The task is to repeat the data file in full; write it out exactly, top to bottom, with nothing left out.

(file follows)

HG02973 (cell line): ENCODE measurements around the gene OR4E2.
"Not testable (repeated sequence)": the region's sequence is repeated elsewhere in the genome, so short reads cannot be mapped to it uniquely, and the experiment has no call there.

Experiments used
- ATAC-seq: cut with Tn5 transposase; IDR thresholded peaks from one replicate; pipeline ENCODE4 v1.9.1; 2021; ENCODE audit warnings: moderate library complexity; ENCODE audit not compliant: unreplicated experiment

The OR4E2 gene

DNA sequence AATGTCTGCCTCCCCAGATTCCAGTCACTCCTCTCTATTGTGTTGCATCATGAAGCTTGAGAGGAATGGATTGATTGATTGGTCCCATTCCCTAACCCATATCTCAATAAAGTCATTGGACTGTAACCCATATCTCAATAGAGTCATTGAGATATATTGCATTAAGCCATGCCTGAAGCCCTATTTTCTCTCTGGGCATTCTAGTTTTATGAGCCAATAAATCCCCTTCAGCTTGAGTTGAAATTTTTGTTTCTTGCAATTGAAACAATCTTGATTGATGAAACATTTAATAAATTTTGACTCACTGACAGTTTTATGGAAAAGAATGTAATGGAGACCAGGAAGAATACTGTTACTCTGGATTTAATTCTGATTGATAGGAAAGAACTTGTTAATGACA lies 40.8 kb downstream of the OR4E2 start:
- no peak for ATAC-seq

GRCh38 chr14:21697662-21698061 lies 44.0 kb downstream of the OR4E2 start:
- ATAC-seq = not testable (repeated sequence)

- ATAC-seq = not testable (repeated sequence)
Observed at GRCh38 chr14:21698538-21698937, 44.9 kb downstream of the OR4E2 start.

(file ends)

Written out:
HG02973 (cell line): ENCODE measurements around the gene OR4E2.
"Not testable (repeated sequence)": the region's sequence is repeated elsewhere in the genome, so short reads cannot be mapped to it uniquely, and the experiment has no call there.

Experiments used
- ATAC-seq: cut with Tn5 transposase; IDR thresholded peaks from one replicate; pipeline ENCODE4 v1.9.1; 2021; ENCODE audit warnings: moderate library complexity; ENCODE audit not compliant: unreplicated experiment

The OR4E2 gene

DNA sequence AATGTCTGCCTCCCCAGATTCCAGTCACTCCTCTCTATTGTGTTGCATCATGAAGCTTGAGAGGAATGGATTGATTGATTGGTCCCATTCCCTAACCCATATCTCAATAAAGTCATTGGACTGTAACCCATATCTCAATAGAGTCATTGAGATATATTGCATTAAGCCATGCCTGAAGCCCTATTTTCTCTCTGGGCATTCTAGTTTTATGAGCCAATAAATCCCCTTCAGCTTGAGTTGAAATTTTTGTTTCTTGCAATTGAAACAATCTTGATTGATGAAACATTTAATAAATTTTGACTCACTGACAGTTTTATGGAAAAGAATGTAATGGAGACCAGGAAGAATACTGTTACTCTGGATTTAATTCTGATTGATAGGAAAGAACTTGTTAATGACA lies 40.8 kb downstream of the OR4E2 start:
- no peak for ATAC-seq

GRCh38 chr14:21697662-21698061 lies 44.0 kb downstream of the OR4E2 start:
- ATAC-seq = not testable (repeated sequence)

- ATAC-seq = not testable (repeated sequence)
Observed at GRCh38 chr14:21698538-21698937, 44.9 kb downstream of the OR4E2 start.